When choosing a telebehavioral health care organization or provider for your child, it’s important to do research before pursuing treatment. Things to consider are whether or not they are HIPAA-compliant, if they offer technical or care navigation support, whether they have providers licensed in your state, and if you can pay with your insurance plan. A good place to start is a reference guide, such as the one created by Open Minds that lists reputable telebehavioral health organizations.
Telebehavioral health care is changing the way communities and families approach mental health services. At a time when the need for mental health care is soaring, this option holds great promise for addressing gaps in care and providing parents with a critical resource for addressing their child’s health and well-being.
Jeanine Miles, LPC, Cognitive Behavioral Therapist with Inpathy and the Director of Business Development and Training at the Center for Family Guidance. Jeanine is a New Jersey Licensed Professional Counselor and has over 20 years of administrative and management experience in healthcare and behavioral healthcare. She is responsible for the development and implementation of new programs including overseeing all start-up projects, social skills training and school based programs. Jeanine has provided therapy and other telebehavioral health services through Inpathy since the program was launched and has long been an advocate for telebehavioral health.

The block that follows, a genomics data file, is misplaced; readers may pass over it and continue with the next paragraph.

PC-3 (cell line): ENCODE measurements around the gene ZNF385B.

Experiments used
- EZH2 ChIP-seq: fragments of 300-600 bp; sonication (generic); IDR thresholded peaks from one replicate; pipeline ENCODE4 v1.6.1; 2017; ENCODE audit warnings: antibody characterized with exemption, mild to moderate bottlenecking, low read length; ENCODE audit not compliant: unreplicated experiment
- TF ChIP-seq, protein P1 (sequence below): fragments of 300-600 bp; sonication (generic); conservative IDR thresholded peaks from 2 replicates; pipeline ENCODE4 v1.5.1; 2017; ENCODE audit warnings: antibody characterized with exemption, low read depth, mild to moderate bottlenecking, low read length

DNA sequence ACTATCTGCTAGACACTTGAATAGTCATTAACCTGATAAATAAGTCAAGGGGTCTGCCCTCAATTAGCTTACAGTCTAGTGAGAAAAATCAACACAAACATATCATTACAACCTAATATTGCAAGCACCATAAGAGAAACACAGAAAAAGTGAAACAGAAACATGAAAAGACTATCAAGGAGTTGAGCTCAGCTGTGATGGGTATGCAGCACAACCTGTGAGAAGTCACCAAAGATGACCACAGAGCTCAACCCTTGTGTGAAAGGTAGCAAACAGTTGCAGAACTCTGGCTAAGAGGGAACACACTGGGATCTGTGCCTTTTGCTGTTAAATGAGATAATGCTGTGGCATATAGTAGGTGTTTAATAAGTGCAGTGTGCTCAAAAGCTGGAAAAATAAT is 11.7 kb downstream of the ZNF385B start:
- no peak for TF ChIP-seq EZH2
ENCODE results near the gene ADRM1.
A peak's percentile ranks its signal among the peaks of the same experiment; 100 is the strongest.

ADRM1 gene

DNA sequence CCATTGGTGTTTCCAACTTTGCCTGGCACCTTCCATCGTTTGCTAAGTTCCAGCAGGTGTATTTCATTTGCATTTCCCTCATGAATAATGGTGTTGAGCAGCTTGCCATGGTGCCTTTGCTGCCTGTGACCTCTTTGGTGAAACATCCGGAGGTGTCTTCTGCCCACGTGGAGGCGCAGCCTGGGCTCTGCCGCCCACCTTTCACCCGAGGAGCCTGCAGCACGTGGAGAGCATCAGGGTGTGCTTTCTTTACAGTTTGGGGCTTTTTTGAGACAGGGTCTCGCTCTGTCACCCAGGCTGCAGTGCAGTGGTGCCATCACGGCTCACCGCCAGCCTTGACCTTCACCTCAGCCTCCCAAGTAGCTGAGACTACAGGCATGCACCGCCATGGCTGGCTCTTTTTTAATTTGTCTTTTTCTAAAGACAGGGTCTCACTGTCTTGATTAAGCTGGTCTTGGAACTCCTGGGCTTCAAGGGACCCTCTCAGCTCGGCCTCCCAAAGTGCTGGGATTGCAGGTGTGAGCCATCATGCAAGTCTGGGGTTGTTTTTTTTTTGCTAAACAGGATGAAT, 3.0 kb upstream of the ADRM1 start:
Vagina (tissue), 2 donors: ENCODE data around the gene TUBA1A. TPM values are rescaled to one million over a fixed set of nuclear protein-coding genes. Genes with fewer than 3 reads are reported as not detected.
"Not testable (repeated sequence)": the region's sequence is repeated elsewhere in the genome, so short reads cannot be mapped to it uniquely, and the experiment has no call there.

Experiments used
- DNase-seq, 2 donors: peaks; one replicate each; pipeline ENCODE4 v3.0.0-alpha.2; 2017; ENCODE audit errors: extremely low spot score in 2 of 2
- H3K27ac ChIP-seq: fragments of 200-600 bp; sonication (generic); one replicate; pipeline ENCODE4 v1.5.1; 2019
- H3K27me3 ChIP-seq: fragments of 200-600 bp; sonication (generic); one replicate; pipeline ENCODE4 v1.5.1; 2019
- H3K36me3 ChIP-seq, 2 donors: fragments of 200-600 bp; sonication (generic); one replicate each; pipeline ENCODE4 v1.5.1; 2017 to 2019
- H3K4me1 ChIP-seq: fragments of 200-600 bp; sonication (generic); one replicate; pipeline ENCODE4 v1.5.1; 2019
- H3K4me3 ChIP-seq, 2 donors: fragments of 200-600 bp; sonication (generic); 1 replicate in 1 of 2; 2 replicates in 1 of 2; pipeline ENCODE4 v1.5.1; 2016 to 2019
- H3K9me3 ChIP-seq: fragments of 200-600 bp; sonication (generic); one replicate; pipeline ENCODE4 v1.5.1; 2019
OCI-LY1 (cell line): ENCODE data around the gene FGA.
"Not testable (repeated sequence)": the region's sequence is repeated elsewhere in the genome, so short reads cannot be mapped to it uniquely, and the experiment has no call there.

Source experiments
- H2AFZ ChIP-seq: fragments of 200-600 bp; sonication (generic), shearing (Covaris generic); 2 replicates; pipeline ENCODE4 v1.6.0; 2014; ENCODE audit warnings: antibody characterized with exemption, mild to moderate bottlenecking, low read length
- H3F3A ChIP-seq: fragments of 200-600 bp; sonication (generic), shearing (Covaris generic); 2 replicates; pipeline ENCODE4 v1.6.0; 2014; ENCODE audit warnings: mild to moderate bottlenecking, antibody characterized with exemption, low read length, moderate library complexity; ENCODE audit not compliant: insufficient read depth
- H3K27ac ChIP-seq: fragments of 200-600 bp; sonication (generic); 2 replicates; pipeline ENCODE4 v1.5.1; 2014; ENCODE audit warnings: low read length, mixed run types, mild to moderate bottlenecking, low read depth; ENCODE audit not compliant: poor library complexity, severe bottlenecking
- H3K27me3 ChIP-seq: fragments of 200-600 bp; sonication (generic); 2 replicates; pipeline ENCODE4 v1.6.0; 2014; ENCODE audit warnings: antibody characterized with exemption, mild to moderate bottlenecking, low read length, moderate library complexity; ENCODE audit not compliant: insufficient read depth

By Rajiv Leventhal
With a dwindling supply of psychiatrists nationwide, telepsychiatry services are starting to become more mainstream
It was nearly 20 years ago when a clinician (non-psychiatrist) brought up the notion of telepsychiatry to James Varrell, M.D., a licensed psychiatrist himself who at the time didn’t know much about the telemedicine subsector. “This was 1999 and it was like voodoo to me,” Varrell says, adding that after that conversation he needed to do his due diligence and research.
What came from that conversation, and ensuing exploration into telepsychiatry, was a realization that there was more support for it than Varrell initially assumed. In fact, the American Psychiatric Association (APA) put out a significant paper in 1995 in support of telepsychiatry, and it was around that time when research began on its ability to facilitate access to care, overcome geographical obstacles and how it compared to in-person care. “All of the go-to organizations in the [industry] have always been supportive of it. Clinicians individually have been skeptical since they’ve never done it. But now, many [places] are incorporating into their residency programs,” Varrell says.
Indeed, folks might not be as familiar with telepsychiatry as they are with other forms of telemedicine, since behavioral health often flies under the radar compared to its physical health brethren. But according to the APA, by the 2000s, the field began to see it as effective, but slightly different, than in-person care, and research in outcome studies provided a platform for practice guidelines, via the American Telemedicine Association.